Match made down under

From a chance encounter in the UQ library to walking down the aisle and stepping on stage, MD-PhD student Cody Frear thanks his wife for it all.

It was Louise Frear’s reassuring words that encouraged Mr Frear to pursue an analogy between a children’s burn treatment and a vacuum cleaner called ‘Noo Noo’ from the children’s television show Teletubbies. The winning idea saw Mr Frear take home this year’s UQ Three Minute Thesis competition (3MT).

Over the past five years Mrs Frear has inspired her husband to add an extra three years to his studies to complete his MD-PhD. She was also the taxi driver whenever Mr Frear needed to recruit patients for his clinical trial, and made a home for the couple to settle down in Australia.

“I was recruiting from the hospital, on-call 24/7, for around nine months,” Mr Frear recalls.

“Burns occur at all hours of the day, so sometimes I would receive a call about an eligible patient in  in the middle of the night.Louise would always volunteer to drive me in and pick me up, even if it was 3am.”

Six months after starting a relationship with Mrs Frear, a law student at the time, the Arizona local headed back home to the USA to complete his undergraduate degree in anthropology and biology. Soon after Mr Frear headed back Down Under and enrolled in Medicine at UQ.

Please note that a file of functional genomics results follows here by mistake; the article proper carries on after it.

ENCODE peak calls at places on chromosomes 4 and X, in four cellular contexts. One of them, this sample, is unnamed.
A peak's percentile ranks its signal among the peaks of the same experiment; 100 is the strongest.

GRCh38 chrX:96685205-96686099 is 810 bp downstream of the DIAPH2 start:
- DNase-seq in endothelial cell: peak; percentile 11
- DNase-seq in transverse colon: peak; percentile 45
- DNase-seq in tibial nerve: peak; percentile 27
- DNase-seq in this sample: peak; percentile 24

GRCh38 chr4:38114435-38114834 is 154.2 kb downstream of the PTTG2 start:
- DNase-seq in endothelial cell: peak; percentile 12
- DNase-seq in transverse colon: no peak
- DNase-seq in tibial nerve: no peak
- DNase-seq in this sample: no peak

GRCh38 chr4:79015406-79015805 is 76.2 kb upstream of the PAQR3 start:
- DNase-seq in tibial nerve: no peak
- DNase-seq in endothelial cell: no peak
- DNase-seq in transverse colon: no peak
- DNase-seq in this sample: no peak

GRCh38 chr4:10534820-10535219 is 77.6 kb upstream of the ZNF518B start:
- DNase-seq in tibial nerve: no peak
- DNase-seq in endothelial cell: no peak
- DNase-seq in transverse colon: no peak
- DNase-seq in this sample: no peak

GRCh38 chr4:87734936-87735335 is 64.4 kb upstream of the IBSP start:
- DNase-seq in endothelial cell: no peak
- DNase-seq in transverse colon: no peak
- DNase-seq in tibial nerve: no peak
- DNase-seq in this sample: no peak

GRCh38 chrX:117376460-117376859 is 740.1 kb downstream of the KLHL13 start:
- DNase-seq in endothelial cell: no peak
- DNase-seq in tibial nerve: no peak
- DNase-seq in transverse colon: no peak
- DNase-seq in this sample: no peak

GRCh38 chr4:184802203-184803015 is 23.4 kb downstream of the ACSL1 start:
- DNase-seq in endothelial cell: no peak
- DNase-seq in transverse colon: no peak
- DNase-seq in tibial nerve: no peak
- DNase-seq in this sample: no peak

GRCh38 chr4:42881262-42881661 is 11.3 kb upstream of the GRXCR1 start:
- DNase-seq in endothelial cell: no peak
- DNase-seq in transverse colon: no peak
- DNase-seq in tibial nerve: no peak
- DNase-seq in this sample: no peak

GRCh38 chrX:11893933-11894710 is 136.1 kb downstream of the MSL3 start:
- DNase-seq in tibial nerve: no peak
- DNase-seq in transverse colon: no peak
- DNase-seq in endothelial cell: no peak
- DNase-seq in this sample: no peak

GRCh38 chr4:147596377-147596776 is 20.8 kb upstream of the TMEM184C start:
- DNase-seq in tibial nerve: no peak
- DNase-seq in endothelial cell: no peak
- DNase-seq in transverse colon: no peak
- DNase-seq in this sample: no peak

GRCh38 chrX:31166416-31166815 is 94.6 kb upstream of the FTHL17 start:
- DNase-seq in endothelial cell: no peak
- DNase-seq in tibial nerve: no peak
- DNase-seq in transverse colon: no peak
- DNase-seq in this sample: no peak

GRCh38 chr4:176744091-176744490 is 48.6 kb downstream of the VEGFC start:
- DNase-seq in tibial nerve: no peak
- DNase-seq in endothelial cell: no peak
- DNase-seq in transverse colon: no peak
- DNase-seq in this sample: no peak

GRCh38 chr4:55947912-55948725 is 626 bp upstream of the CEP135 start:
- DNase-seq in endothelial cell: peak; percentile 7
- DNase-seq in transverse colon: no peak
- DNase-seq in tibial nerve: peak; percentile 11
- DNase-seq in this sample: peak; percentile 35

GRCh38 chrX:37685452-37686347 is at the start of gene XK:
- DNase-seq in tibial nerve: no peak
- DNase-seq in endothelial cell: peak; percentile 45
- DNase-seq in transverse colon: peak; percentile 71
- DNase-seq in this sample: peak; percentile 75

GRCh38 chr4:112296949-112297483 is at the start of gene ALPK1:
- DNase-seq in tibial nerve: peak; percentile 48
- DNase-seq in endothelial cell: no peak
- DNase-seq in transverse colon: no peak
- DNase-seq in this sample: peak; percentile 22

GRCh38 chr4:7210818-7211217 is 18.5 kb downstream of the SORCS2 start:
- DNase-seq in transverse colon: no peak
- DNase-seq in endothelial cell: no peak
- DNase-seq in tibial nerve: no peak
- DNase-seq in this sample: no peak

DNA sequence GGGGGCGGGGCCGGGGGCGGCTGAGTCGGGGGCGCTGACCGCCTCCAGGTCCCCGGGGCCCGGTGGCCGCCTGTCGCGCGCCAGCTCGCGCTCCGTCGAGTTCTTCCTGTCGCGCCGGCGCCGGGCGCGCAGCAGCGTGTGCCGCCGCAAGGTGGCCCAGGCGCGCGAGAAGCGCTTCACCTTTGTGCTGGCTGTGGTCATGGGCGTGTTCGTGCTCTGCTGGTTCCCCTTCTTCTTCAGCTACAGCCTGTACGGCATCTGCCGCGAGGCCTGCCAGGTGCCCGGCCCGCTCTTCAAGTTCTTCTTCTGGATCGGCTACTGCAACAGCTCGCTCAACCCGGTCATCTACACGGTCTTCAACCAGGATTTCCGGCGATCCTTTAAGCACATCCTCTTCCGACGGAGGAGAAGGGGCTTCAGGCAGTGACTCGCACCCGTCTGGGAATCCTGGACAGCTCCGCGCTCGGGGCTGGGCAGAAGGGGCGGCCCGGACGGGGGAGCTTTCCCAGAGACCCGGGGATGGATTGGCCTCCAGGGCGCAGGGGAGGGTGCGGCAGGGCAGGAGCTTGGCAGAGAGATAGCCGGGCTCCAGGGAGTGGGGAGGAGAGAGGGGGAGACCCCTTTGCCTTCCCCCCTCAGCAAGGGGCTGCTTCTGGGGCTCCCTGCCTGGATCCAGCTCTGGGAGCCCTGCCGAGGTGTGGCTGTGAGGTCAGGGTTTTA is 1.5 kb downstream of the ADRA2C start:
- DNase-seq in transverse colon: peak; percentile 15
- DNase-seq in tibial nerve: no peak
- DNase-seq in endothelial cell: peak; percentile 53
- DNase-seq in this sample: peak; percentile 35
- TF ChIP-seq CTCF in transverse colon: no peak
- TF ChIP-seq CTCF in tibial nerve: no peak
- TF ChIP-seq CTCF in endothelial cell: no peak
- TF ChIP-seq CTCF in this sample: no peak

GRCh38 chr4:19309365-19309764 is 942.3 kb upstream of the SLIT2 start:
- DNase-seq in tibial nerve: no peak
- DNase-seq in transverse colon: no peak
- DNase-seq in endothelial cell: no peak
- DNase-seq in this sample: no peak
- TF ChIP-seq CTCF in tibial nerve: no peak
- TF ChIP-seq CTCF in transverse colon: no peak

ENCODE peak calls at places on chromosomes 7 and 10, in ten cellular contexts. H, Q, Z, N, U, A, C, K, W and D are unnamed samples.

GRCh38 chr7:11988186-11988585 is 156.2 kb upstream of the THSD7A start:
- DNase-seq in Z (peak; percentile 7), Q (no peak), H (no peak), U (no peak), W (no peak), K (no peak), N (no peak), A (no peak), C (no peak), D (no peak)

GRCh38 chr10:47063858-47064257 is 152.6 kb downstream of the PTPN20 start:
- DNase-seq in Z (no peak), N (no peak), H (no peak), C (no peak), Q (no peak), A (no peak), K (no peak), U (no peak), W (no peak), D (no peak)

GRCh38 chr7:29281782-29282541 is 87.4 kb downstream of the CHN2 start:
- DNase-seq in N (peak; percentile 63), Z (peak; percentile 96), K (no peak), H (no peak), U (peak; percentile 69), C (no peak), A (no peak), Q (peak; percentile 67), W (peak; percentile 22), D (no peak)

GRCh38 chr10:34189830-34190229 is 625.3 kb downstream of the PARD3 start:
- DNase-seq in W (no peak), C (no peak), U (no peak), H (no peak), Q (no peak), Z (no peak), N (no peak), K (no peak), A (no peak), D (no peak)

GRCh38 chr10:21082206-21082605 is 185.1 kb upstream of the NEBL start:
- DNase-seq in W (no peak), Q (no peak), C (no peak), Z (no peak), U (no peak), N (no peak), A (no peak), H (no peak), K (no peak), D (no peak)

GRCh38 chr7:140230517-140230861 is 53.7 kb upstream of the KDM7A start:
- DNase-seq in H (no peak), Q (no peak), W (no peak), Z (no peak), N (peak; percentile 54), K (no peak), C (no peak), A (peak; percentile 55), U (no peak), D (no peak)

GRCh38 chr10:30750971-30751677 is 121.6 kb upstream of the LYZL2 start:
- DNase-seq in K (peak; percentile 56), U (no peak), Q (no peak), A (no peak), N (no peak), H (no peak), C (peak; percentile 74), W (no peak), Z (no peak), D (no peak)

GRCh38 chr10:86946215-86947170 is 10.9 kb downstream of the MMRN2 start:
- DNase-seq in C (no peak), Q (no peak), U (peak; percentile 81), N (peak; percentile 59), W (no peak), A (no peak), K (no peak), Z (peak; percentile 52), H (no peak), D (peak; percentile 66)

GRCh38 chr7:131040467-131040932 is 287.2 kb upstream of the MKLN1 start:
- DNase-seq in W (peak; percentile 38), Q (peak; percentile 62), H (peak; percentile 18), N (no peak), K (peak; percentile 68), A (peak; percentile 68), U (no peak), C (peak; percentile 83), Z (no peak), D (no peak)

In April 2018, Mr and Mrs Frear exchanged textbooks for vows and married in Samford.

Now in the fourth year of his studies, Mr Frear’s attention is focused on his MD-PhD, which is looking into a treatment method that might improve health outcomes for children who sustain thermal burns.

 “It’s called negative pressure wound therapy and works by applying an evenly-distributed vacuum across the area of a burn,” he explains.

“This is hypothesised to improve healing by removing rogue immune cells from the injured area, reducing swelling around the burn, and directly stimulating the growth of new skin cells and blood vessels.”

It was his time on hospital wards that gave Mr Frear insight into how children can perceive their burn injuries and the idea for his 3MT presentation.

“I was at home one night thinking about a patient I met in the burns centre. She was this remarkable girl named Ellie who would re-enact scenes from the Teletubbies,” explains Mr Frear.

“Then I had a little flash of inspiration: perhaps I could use ‘Noo Noo’ as an analogy for the negative pressure device. It seemed like a half-decent idea at first, but, like many late-night light bulb moments, self-doubt quickly set in. Was it too silly? Are the Teletubbies still relevant? I was about to dismiss the idea altogether when Louise provided some much-needed reassurance. She told me to follow my intuition and just go for it, which is a really good embodiment of our entire relationship.”

Watch Mr Frear’s winning 3MT presentation on the web at

This story is featured in the Summer 2019 edition of UQMedicine Magazine. View the latest edition here. Or to listen, watch, or read more stories from UQ’s Faculty of Medicine, visit our blog, MayneStream.